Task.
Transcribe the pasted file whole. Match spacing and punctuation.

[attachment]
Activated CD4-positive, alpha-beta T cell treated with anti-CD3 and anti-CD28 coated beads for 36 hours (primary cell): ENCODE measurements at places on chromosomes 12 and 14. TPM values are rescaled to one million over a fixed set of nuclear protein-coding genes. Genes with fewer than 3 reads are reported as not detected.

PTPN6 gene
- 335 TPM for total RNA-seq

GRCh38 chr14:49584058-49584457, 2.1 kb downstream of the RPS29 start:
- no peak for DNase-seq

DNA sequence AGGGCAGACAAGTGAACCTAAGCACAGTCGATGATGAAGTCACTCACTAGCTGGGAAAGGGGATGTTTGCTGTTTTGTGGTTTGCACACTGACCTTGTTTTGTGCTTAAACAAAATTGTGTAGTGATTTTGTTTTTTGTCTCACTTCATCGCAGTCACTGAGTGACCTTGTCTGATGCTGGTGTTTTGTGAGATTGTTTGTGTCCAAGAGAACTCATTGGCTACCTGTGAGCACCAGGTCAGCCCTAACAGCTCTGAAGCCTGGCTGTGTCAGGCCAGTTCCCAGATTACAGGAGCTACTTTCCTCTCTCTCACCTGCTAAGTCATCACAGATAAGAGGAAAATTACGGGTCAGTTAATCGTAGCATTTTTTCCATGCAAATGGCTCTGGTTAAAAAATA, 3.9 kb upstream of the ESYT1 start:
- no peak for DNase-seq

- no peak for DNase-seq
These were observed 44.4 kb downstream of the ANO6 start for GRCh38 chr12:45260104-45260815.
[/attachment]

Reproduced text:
Activated CD4-positive, alpha-beta T cell treated with anti-CD3 and anti-CD28 coated beads for 36 hours (primary cell): ENCODE measurements at places on chromosomes 12 and 14. TPM values are rescaled to one million over a fixed set of nuclear protein-coding genes. Genes with fewer than 3 reads are reported as not detected.

PTPN6 gene
- 335 TPM for total RNA-seq

GRCh38 chr14:49584058-49584457, 2.1 kb downstream of the RPS29 start:
- no peak for DNase-seq

DNA sequence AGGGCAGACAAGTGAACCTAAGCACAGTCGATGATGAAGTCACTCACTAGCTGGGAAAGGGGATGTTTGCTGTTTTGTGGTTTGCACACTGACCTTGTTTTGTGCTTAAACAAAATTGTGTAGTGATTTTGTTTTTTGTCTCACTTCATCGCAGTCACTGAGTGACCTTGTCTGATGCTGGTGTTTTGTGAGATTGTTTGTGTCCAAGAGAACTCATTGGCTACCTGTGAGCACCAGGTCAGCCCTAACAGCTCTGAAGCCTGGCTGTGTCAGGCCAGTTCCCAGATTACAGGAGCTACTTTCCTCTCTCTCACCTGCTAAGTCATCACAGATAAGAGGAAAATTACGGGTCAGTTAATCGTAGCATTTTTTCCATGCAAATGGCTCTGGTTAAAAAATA, 3.9 kb upstream of the ESYT1 start:
- no peak for DNase-seq

- no peak for DNase-seq
These were observed 44.4 kb downstream of the ANO6 start for GRCh38 chr12:45260104-45260815.